Crosby’s acoustic playing is indelibly associated with his interesting altered tunings, and as a result he has to have a lot of guitars kicking around the house.
“I play McAlister acoustic guitars, and I have several of them,” he enthuses. “They’re quite possibly one of the best solo makers in the world – stunning guitars. I’ve also got three ’69 Martins that I’ve had since 1969 – D-45s. Two of them I take on the road all the time, so between the Martins and the McAlisters I’m happy. Obviously, I’m not a lead player: I’m a picker. My strength is writing songs in strange tunings. Guinnevere and Déjà Vu, for example.”
Star On The Right
While he might not consider himself a great lead player, David has worked alongside some pretty stellar electric guitarists in his time – from Roger McGuinn to Neil Young and Stephen Stills – and this has given him a unique perspective on the role…
“Lead players who elevate themselves above the pack are those who grow past the pentatonic blues scale and start playing pure melody,” he insists. “Beck, Gilmour, Clapton, Hendrix and Hedges: they could play anything they dream up because there’s no distance between fingertips and brain. They can play anything they desire. That’s where the rubber meets the road – the guitarists who are forever legends.”
It’s not just lead guitar players either: Crosby has played with some amazing musicians of every stripe over his long career, but there’s one that stands out for him – the late, great Michael Hedges. “Oh god I loved that,” he enthuses. “I think that he’s the best acoustic player I ever heard in my life, anywhere.”
These days, Crosby’s appetite for collaboration is unquenched, and he enjoys working with players who you might not expect him to work with, such as Michael League of fusion jam-band, Snarky Puppy, who contributed to the Lighthouse album. “It was inspiring,” Crosby recalls. “Michael is an amazing guy as well as a musician. It’s as though you have your palette of five colours to paint with and with another songwriter you then have at least double that.
“I know people who won’t collaborate because they can’t mesh with others or they want all the credit. But I love it. I’m picky as hell, but I found people so good I can’t resist it. I like the process.”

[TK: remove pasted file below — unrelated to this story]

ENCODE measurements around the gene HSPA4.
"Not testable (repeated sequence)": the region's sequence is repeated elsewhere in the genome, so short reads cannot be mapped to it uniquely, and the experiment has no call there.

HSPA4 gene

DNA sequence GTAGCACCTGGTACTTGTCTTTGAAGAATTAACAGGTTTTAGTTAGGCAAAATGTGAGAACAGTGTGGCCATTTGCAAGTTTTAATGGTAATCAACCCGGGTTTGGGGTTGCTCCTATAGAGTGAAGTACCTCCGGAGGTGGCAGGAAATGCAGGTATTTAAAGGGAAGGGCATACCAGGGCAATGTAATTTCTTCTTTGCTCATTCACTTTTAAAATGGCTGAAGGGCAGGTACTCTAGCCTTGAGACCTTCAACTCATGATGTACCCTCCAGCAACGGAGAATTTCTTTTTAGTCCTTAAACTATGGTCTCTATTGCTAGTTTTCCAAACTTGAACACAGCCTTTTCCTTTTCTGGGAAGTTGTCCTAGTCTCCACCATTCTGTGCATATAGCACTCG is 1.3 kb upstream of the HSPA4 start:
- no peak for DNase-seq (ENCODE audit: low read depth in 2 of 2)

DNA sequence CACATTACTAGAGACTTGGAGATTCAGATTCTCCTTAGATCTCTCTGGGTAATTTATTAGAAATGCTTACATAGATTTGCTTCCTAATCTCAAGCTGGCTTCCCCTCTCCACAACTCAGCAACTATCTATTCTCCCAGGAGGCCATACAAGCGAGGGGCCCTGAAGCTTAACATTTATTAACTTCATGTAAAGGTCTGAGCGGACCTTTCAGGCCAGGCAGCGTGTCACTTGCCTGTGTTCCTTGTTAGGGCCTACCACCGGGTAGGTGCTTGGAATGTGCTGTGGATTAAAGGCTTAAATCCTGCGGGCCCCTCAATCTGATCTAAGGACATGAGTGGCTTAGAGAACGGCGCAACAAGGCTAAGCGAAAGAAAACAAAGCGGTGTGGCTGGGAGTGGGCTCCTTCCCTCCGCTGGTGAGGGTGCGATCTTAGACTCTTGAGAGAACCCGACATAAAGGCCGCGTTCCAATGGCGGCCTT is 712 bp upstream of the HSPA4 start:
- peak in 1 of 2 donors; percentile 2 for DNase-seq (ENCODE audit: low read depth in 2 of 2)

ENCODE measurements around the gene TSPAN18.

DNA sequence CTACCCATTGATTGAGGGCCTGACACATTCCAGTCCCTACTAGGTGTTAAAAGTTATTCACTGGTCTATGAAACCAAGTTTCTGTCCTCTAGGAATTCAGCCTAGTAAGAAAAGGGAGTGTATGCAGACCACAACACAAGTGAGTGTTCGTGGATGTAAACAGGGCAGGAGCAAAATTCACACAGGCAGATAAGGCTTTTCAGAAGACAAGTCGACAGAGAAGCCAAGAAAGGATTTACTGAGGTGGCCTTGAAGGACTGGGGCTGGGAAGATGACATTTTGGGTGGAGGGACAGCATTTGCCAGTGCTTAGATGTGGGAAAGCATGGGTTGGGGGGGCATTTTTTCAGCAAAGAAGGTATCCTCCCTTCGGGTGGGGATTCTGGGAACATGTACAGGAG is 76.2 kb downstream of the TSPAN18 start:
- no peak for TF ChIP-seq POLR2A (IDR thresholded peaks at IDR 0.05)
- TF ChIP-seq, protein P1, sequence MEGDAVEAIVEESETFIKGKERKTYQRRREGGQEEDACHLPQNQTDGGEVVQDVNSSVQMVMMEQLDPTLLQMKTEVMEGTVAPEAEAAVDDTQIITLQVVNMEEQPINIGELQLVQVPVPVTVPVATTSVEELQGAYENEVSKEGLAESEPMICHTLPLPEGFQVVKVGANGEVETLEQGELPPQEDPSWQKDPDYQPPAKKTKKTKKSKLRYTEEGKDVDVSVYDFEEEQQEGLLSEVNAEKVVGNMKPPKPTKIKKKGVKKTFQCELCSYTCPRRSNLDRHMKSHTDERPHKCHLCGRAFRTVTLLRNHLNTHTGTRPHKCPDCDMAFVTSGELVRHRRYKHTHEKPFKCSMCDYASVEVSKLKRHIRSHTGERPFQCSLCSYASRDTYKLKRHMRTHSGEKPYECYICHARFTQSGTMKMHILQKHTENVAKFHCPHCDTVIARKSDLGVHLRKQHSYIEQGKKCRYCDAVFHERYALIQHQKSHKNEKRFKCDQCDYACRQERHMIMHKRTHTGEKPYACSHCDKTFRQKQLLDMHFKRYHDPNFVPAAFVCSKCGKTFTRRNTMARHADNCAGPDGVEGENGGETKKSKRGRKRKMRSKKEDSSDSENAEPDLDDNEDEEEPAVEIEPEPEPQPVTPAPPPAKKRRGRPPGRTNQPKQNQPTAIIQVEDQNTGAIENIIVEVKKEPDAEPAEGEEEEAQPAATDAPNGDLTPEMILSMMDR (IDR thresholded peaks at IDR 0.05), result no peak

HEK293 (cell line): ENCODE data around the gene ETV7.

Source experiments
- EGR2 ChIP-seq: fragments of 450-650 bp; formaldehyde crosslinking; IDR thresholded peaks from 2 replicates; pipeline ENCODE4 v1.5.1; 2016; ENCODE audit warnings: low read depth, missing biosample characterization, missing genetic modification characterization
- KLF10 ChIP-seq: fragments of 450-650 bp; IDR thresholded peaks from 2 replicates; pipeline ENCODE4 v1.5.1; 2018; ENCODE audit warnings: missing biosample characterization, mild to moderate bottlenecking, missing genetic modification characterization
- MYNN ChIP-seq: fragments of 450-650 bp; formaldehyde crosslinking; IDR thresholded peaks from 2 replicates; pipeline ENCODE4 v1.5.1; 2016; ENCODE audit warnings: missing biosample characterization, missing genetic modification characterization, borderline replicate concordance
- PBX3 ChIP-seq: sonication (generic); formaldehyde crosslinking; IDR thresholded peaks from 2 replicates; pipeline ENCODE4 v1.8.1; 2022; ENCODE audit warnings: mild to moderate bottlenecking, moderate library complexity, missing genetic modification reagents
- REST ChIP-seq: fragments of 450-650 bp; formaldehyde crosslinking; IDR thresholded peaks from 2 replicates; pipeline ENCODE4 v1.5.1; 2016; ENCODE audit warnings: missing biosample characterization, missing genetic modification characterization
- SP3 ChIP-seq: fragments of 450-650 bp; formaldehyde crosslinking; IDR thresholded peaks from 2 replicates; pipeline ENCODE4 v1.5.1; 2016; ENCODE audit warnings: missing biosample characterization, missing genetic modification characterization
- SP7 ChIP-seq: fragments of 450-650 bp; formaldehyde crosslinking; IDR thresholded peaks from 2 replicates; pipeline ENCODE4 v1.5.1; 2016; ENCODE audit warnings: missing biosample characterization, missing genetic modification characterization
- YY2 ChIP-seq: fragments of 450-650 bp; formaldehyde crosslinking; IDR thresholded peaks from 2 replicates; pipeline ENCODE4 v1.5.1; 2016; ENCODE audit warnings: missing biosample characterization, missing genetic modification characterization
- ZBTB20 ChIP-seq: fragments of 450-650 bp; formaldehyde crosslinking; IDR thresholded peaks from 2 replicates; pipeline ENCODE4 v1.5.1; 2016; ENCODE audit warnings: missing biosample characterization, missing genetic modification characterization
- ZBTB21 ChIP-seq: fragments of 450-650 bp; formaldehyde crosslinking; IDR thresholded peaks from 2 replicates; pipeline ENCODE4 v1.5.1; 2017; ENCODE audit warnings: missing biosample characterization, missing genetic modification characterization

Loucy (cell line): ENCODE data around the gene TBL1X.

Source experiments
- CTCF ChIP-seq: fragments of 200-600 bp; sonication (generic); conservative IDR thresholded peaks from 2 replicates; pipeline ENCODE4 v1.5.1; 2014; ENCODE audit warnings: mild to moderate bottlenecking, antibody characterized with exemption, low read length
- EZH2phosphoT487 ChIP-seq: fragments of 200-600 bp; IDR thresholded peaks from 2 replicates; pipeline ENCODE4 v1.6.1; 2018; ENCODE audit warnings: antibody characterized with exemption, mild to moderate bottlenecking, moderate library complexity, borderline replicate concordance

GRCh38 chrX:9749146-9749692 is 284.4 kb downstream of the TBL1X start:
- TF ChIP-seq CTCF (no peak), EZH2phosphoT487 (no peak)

Another artist that Crosby has enjoyed an enjoyable relationship with is jazzer Michael McDonald, who co-wrote the track Before Tomorrow Falls On Love from Sky Trails.
“I had a set of words and went to Michael and he added some beautiful words and music to it,” Crosby explains. “It’s a jazz ballad. And he wrote stuff I’d never have been able to write. He’s a craftsman who likes to work on a song. He lives nearby so I’d go over to his house, he’d come to mine to work on my piano. What a really great musician. That’s my son on piano playing the parts Michael wrote.”
Raymond’s impact on the album is more than just some nifty piano work, however. Crosby admits that James drew music out of him that he would never have expected, and the song Curved Air is a prime example. “That song is a true story about a guy who got blown up in Afghanistan,” Crosby elaborates. “It’s a strange song, and James decided he wanted to take it to the flamenco space but he did that on a keyboard, so it’s a guitar sample on a keyboard.”
The topic of the song is a deeply serious and affecting one, and something that clearly resonates with Crosby as he looks back on his long and eventful life.
“War is a downward force on the human race that brings out the very worst in humanity,” he reflects. “Music is an uplifting force and brings out the best in us. So playing music is a good deed. What the Jews call ‘mitzveh’ and that thrills me to no end.”
David Crosby’s new album, Sky Trails, is out now on BMG.